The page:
A Gloucestershire anti-hunt campaigner has appeared before magistrates to admit making abusive phone calls to the Master of the Llandeilo Farmers’ Hunt following the online publication of photographs showing what appeared to be illegal fox-hunting.
Michael John Wheeldon, of Cains Cross, left messages on Hunt Master Colin Evans’ phone saying he planned to hunt him “with a vengeance” and rip his head off after seeing a photograph of two men – allegedly linked to the Llandeilo Farmers’ Hunt – teasing two dogs with a bloodied, live fox cub.
The photograph was purported to have been taken following a foot-hunt with terriers after a ridden hunt was cancelled due to bad weather.
However following publication, a spokesman for Llandeilo Farmers' Hunt said the two men held no official position in the organisation.
In one expletive-riddled message, 39-year-old Wheeldon said: “I hate you. I hate all of you. I tell you, I’m going to find you – that is a warning. I will hunt you with a vengeance. I will love killing you. I will love wringing your neck. I will rip your head off.”
In all, Wheeldon left seven messages on Mr Evans’ phone on February 4.
Wheeldon also made five calls – between February 7 and February 9 - to Mr Evans’ 71-year-old mother Enid, who works as secretary at the family business.
He told Mrs Evans he knew she was Mr Evans’ mother.
“He told her that her son was in trouble and needed an ambulance,” prosecutor Ellie Morgan told Llanelli magistrates.
He also called on the premise he was a businessman offering the firm work in the Gloucester area.
In a separate call, Wheeldon mentioned Mr Evans and told his mother: “You must be very proud of him.”
“Mrs Evans was aware of the threats her son had received,” said Ms Morgan. “She found the calls very distressing and upsetting.”
The court was told that between January 9 and February 3, Wheeldon had also made a series of calls to Rachel Evans, regional director of Countryside Alliance Wales. Ms Evans is not related to Wheeldon’s other victims.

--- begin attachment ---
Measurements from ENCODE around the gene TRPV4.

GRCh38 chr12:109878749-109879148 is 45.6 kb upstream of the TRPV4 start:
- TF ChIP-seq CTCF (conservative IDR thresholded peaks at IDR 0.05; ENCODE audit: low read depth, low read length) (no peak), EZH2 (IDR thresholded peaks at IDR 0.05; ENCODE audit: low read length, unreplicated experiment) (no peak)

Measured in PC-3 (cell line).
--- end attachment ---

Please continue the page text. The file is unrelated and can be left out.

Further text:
“During the calls Wheeldon questioned Ms Evans about her job,” said Ms Morgan. “He was rude and insulting.”
Wheeldon also played – and sang along to – abusive songs down the phone to Ms Evans.
On his first call, Wheeldon forgot to withhold his number and Ms Evans was able to contact the police and her telephone provider.
An investigation showed all the calls to Ms Evans and Mr and Mrs Evans were made from Wheeldon’s phone.
In interview, Wheeldon told police he had been shown the image of the men holding the cub and dogs on the social networking website Facebook.
At the same time he was incorrectly told that one of the men in the photograph was Mr Evans and given his home and work telephone details.
“I was drunk and contacted the man,” Wheeldon told police.
“I did not want the man to believe that I was going to kill him. I just wanted to be a nuisance.
“I had been on Facebok and I was drunk and emotional and I rang him.”
Kate Williams, defending, told the court Wheeldon fully accepted his behaviour “had been unacceptable”.
“He and the three complainants have differing views in relation to hunting with animals,” she said.
“He had been upset by the picture that was posted on Facebook and he reacted.
“He has strongly-held beliefs but they have never brought him to court before and there is no risk of him repeating this behaviour.”
Wheeldon admitted three charges of sending offensive communications.
He was fined a total of £305 and ordered to pay £85 court costs and a £20 legal surcharge.
“The threats you made were totally unacceptable,” magistrates told him.